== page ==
Sunday, 12 January 2014

'Planning gain' - the replacement for S106 cash from developers - the Community Infrastructure Levy - but is it still 'bribery' by a different name?

Following on from a look at how local authorities and developers agree on 'planning gain'
Futures Forum: Missing out on developers' S106 funds...
the District Council will be considering the newly-proposed regime:

The East Devon Community Infrastructure Levy (CIL) Draft Charging Schedule (DCS) has now been submitted for Examination alongside the New Local Plan. Mr Anthony Thickett BA(hons) BTP MRTPI Dip RSA has been appointed as the Planning Inspector. In the draft hearings programme, the Inspector has indicated that the CIL Examination is likely to be heard on Thursday 13 March 2014 following the conclusion of the main Local Plan Examination hearings. Further information is available on the Programme Officer webpage.
East Devon District Council - Community Infrastructure Levy

This is the view from central government:

Community infrastructure levy

The community infrastructure levy is a new levy that local authorities in England and Wales can choose to charge on new developments in their area. Our overview document provides a quick guide to the levy. The levy is designed to be fairer, faster and more transparent than the previous system of agreeing planning obligations between local councils and developers under section 106 of the Town and Country Planning Act 1990.
In areas where a community infrastructure levy is in force, land owners and developers must pay the levy to the local council.
The charges are set by the local council, based on the size and type of the new development.
The money raised from the community infrastructure levy can be used to support development by funding infrastructure that the council, local community and neighbourhoods want, like new or safer road schemes, park improvements or a new health centre.
The community infrastructure levy:
  • gives local authorities the freedom to set their own priorities for what the money should be spent on
  • gives local authorities a predictable funding stream that allows them to plan ahead more effectively
  • gives developers much more certainty from the start about how much money they will be expected to contribute
  • makes the system more transparent for local people, as local authorities have to report what they have spent the levy on each year
  • rewards communities receiving new development through the direct allocation of a proportion (15% or 25% depending on whether a Neighbourhood Plan is in place) of levy funds collected in their area
Community infrastructure levy - Giving communities more power in planning local development - Policies - GOV.UK

This is the view from Wikipedia:

Planning gain
From Wikipedia, the free encyclopedia
Planning gain refers primarily to the increase in the value of land which results from planning permission being granted for that land. This increase in land value mainly accrues to the owner of the land, but a levy or tax may be applied to divert some of the planning gain to the public sector. In England and Wales, such arrangements are currently negotiated between the developer and the council, and take place under the terms of Section 106 of the Town and Country Planning Act 1990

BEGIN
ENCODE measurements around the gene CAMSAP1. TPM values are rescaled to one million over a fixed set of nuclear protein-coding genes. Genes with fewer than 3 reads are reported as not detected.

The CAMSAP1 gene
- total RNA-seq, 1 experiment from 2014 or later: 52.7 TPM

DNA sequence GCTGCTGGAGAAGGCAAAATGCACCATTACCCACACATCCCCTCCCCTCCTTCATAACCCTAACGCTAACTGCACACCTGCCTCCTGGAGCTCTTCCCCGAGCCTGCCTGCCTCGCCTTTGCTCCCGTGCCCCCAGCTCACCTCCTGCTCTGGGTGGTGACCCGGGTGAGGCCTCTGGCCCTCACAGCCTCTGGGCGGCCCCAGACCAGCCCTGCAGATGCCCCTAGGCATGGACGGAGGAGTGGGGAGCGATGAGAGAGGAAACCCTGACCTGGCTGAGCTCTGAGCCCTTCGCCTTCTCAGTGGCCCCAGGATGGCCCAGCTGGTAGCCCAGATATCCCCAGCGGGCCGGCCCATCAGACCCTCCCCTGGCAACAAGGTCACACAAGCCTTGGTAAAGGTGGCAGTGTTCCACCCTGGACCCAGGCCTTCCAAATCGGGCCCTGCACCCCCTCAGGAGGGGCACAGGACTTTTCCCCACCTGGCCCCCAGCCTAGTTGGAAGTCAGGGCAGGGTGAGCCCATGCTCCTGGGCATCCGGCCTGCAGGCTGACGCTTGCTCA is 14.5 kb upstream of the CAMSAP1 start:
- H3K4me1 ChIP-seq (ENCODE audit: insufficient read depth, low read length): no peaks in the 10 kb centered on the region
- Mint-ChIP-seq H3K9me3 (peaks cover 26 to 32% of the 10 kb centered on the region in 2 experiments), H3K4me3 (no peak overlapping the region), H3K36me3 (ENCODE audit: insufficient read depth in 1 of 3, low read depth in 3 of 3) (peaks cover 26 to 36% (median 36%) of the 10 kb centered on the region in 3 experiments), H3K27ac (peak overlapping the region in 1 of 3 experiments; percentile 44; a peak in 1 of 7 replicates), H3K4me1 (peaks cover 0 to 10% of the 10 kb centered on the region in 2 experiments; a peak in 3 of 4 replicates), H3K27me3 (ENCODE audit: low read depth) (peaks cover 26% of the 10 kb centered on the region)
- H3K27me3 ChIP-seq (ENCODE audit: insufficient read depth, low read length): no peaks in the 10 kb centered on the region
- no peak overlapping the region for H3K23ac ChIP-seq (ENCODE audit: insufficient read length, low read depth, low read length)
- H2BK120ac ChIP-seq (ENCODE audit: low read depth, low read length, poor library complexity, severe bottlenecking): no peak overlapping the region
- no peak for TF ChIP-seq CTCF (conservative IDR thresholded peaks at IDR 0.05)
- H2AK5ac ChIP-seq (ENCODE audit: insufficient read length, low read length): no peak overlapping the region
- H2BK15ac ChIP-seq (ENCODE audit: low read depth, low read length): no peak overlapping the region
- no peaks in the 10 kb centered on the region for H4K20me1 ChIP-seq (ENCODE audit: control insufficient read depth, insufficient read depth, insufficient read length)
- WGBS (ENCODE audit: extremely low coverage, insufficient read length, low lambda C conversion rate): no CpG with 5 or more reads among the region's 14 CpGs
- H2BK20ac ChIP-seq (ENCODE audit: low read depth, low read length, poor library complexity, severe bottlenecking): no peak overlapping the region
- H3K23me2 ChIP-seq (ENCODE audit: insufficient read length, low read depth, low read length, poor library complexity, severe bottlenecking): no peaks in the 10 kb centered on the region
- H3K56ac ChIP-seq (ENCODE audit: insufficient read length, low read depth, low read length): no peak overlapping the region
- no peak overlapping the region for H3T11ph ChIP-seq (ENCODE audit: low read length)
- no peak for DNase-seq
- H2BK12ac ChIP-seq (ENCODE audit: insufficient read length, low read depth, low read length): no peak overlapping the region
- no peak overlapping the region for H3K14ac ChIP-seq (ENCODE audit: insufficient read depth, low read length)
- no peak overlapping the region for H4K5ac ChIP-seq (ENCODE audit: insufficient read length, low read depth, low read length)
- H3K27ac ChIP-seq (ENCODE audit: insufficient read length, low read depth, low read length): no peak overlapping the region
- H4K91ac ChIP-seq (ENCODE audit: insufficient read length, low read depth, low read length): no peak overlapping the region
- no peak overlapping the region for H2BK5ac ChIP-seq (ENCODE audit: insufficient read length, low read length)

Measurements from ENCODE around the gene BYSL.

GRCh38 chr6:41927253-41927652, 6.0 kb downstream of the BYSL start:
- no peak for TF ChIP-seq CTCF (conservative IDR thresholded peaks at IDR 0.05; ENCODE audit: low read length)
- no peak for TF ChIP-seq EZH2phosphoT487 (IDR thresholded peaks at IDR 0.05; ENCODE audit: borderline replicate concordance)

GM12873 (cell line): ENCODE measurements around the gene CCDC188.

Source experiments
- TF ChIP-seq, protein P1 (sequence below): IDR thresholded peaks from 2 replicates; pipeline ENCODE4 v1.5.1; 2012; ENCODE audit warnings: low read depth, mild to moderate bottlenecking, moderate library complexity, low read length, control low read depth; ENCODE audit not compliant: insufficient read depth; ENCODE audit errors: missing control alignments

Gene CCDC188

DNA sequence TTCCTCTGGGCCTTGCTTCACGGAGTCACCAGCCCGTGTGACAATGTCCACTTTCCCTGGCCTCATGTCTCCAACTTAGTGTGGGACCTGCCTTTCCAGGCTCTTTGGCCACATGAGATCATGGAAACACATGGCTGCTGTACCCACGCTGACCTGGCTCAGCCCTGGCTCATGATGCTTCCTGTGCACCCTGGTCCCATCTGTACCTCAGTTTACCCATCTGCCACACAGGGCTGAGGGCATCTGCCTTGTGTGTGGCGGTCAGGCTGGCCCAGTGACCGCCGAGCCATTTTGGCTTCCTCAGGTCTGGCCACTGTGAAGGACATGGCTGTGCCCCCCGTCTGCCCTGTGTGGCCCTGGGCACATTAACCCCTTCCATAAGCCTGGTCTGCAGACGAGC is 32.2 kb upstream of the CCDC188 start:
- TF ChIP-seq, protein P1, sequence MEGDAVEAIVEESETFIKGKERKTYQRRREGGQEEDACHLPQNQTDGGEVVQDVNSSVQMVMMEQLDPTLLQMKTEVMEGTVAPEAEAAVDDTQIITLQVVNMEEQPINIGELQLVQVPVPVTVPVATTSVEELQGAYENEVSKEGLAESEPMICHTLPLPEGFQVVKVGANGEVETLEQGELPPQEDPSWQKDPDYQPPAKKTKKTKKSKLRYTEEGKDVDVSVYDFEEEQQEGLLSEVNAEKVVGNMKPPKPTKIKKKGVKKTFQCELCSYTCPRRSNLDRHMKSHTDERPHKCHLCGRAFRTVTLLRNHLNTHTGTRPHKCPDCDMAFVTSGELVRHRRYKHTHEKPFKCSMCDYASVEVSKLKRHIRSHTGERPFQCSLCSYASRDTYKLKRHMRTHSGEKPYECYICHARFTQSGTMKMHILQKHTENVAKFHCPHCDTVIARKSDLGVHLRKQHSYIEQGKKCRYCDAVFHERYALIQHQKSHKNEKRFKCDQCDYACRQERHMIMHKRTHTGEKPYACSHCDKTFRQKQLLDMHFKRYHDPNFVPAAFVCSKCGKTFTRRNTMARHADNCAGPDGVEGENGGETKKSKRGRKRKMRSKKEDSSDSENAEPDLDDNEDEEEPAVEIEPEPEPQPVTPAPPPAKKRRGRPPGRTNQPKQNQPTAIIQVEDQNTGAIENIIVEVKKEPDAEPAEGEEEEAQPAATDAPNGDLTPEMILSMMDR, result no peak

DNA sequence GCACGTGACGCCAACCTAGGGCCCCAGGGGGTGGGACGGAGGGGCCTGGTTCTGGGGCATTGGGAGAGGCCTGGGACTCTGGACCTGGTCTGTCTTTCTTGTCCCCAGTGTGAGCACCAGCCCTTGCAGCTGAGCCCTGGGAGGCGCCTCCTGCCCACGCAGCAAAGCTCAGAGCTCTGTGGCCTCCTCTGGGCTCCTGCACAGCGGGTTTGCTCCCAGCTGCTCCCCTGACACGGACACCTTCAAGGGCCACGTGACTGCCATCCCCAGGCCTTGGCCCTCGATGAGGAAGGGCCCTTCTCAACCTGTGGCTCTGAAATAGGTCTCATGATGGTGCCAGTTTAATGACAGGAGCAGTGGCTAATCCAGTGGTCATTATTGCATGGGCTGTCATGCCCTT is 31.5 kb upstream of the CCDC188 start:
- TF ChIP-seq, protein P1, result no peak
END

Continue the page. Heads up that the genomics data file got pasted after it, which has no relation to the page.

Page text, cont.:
Criticisms of Section 106 Agreements
The planning obligations put on developers by Section 106 agreements are sometimes criticised for: inconsistency, unfairness, lack of transparency, length of time to negotiate, some obligations being unlawful, obligations not actually within Section 106 of the Act...
Obligations may be created that are more than the developer would consider a bare minimum, with local authorities seeking contributions from developers that go beyond the definition originally given in DCLG Circular 1/97.[1]
Section 106 agreements are often used by planning authorities to provide new public realm development or affordable housing in England and Wales.
Typically, a new housing development over a given threshold size (commonly 15 dwellings in many local authorities) would be required to provide a pre-determined proportion of affordable housing - see DCLG Circular 05/2005. This is a source of friction between developers and local planning authorities, because the developers attempt to maximise revenue while the councils attempt to maximise the amount of affordable housing. Circular 6/98 states affordable housing itself is just one material planning consideration, therefore simply meeting a requirement for affordable housing provides no guarantee that other issues may need to be addressed.
One of the reasons that 106 agreements are unpopular with developers is that, at present, the government makes more money from the sale of affordable rented housing (about £5 billion a year) than it spends (about £3.5 billion a year) and it is arguable that the main cause of these proceeds is not ongoing government investment but private sector (developer) investment.